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          to administer the tobacco tax provisions, including  
          collecting the tax, which is consistent with existing law. 
          
          Comments and issues

          1.  Tobacco tax revenues may not keep up with forecasted  
          increases in program costs.  The proportion of Californians  
          who smoke has consistently declined.  Tobacco tax revenues  
          have not grown with the overall economy and income growth.   
          Tobacco revenues have been declining except when there have  
          been rate increases or increased efforts against tax  
          evasion.  Although an increase in tobacco tax revenues is  
          expected with a rate hike, the overall proportion of  
          smokers will decline even more rapidly in the face of  
          higher prices.  The failure of tobacco taxes to grow could  
          provide a revenue shortfall for the ABX1 1 proposal, a  
          problem exacerbated by the rapid growth of medical costs  
          beyond the rate of overall inflation.

          2.  The tobacco tax in the initiative will affect the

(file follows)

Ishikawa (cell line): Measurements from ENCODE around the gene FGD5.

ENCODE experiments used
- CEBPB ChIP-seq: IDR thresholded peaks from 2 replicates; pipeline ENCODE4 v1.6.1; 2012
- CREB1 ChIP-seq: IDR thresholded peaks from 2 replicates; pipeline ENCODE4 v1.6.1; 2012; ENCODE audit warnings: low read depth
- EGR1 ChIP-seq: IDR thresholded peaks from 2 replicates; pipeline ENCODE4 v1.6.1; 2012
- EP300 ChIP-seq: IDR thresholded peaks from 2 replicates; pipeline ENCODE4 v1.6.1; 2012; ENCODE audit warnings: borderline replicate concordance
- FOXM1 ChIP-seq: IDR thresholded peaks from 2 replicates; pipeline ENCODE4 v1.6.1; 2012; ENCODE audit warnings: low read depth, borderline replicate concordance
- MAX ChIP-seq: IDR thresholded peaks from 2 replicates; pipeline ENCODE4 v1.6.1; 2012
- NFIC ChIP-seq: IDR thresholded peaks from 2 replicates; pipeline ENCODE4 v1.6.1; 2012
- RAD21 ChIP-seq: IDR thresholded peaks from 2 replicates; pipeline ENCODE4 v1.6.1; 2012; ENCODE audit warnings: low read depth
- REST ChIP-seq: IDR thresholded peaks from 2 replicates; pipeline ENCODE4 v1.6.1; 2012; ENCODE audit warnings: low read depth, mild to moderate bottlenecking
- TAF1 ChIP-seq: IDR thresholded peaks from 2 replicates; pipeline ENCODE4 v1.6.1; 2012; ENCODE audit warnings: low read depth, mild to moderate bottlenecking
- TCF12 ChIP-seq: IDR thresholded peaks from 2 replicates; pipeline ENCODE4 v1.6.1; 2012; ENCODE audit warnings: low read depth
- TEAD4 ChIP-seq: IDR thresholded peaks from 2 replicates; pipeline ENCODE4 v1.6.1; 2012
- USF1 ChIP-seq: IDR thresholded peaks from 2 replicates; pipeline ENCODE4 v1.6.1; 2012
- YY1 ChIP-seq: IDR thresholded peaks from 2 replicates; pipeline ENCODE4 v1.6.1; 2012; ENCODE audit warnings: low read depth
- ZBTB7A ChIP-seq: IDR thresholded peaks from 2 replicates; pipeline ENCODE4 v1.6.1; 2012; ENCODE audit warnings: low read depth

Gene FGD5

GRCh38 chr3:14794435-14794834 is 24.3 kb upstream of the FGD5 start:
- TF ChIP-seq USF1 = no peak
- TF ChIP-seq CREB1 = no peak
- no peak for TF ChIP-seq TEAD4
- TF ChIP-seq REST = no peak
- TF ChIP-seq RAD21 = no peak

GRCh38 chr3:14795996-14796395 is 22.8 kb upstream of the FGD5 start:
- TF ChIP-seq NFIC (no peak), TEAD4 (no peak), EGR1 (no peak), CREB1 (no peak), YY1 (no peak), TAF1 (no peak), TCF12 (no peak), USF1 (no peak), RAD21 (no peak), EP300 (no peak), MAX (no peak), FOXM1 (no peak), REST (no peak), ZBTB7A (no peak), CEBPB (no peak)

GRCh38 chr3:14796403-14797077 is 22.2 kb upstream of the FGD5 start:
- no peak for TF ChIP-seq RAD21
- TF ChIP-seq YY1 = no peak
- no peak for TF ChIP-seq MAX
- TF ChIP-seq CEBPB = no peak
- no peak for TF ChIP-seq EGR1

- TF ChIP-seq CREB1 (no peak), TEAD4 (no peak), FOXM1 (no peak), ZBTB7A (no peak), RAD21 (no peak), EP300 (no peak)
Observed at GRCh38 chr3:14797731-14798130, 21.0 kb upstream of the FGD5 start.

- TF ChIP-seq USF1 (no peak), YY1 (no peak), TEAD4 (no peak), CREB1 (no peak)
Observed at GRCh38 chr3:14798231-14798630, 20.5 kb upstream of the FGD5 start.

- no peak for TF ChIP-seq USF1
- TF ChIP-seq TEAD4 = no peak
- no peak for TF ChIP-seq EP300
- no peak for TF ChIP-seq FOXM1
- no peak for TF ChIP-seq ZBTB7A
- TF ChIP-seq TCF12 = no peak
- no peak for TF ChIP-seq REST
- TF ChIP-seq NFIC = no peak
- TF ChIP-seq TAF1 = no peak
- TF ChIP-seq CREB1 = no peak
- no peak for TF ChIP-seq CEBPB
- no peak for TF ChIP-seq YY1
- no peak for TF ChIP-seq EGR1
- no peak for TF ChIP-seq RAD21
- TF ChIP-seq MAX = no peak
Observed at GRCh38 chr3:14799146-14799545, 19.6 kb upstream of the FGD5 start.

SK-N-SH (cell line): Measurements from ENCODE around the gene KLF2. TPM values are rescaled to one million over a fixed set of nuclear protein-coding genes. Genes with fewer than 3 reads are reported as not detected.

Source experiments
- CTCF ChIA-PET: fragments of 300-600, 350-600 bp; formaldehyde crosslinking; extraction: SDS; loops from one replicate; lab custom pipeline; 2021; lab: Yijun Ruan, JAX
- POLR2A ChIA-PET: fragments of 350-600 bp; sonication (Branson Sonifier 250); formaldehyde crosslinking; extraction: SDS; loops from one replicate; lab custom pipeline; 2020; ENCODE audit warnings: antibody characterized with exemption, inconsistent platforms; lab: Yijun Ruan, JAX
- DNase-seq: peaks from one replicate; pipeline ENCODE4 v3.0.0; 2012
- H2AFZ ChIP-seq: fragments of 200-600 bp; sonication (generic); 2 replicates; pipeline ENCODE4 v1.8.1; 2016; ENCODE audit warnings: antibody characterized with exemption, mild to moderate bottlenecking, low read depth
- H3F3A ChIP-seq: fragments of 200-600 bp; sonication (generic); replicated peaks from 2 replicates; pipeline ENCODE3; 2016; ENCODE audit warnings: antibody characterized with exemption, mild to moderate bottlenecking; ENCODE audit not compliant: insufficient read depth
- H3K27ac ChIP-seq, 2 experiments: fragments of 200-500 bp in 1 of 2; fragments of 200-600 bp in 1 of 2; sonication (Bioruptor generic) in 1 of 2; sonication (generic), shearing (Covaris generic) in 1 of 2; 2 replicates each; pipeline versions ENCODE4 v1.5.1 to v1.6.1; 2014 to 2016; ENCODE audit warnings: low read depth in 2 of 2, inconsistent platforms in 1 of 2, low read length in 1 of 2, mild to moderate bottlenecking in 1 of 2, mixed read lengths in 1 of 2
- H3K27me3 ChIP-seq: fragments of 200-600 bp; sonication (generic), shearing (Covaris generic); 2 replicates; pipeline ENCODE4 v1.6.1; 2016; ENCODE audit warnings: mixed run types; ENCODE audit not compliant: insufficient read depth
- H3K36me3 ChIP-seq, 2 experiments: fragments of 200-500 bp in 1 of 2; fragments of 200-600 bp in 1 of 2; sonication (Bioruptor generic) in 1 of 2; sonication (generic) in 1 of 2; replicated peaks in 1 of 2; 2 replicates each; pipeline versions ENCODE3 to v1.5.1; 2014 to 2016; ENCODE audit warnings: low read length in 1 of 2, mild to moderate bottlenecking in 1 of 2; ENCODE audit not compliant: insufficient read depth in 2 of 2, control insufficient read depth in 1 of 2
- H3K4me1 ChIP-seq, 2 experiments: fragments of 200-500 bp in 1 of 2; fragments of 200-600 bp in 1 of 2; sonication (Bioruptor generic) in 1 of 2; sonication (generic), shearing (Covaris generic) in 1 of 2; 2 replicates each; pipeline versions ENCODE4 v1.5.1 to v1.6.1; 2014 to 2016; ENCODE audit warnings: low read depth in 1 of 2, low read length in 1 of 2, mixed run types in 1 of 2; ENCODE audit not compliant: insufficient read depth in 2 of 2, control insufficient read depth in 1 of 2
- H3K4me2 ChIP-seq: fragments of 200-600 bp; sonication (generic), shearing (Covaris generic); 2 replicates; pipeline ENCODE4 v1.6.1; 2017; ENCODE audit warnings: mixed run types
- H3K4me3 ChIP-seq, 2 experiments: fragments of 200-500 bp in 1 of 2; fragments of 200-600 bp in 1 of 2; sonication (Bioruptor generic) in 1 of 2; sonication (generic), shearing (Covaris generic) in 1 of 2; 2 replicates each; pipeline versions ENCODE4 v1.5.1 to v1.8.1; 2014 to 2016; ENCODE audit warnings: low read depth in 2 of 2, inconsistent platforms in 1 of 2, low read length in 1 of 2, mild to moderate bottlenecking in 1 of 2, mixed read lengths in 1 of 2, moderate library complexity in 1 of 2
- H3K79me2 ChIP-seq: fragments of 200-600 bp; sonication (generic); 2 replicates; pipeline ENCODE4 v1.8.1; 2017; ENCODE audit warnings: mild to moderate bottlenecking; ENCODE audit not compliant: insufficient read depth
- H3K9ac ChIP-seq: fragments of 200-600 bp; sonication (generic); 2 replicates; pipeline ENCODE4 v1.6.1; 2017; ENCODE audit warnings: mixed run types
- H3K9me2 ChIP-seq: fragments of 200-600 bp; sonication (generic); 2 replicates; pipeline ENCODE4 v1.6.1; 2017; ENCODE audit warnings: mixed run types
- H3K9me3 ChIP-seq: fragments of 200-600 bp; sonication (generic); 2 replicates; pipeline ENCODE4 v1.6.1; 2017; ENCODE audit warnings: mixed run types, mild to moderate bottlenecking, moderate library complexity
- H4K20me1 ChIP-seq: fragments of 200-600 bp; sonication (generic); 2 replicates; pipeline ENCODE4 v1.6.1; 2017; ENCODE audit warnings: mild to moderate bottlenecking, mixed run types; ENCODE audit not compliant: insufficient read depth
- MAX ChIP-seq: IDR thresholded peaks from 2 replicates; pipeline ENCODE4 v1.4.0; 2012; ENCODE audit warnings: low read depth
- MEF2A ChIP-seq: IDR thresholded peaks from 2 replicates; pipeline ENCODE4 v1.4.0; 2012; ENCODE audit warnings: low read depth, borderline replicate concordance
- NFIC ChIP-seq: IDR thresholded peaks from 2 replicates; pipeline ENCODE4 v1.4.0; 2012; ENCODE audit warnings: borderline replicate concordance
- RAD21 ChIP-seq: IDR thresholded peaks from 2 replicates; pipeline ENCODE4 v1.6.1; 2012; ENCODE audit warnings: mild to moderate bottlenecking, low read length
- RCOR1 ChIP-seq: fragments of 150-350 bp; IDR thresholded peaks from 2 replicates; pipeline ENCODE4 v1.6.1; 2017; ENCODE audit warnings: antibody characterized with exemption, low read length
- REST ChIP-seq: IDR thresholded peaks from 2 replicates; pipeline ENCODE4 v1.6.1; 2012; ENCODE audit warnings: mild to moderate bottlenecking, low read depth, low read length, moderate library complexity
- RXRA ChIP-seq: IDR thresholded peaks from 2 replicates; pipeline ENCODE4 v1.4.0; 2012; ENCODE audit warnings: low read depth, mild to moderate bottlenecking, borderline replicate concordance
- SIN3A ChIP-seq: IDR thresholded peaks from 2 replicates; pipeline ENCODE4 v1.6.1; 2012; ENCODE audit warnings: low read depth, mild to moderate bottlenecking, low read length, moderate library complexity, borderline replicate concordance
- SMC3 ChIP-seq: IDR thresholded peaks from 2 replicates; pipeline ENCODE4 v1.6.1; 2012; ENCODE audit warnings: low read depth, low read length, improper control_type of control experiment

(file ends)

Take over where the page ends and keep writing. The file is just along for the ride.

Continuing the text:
revenues from the other state tobacco taxes.  The higher  
          price of cigarettes and tobacco products will mean higher  
          revenues, but will also have the effect of reducing  
          consumption, which in turn will reduce revenues for the  
          current tobacco taxes and the purposes that they serve.  As  
          a result, the initiative would backfill, that is hold  
          harmless, the other programs and funds to the extent they  
          are affected by this tax.  There are exceptions.  The  
          California Children and Families Trust Fund will not be  
          backfilled for the amount of funds that were spent on  
          health insurance for children in the 2007-2008 fiscal year.  
           The Hospital, Physician Services, and Resources accounts  
          in the Cigarette and Tobacco Products Surtax Fund would not  
          be backfilled.

          3.  Higher taxes could mean greater tax evasion.  Purchase  
          of cigarettes through avenues that escape taxation has been  
          a continuing problem for both the state and federal  
          government.  The state has instituted measures to reduce  
          this evasion, with some success.  The higher the tax, the  
          greater the incentive to market and/or purchase untaxed  
          cigarettes.  A number of law enforcement groups have  


                                                           
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          expressed concern that the tax increase in the bill could  
          lead to an increase in illegal trafficking of cigarettes.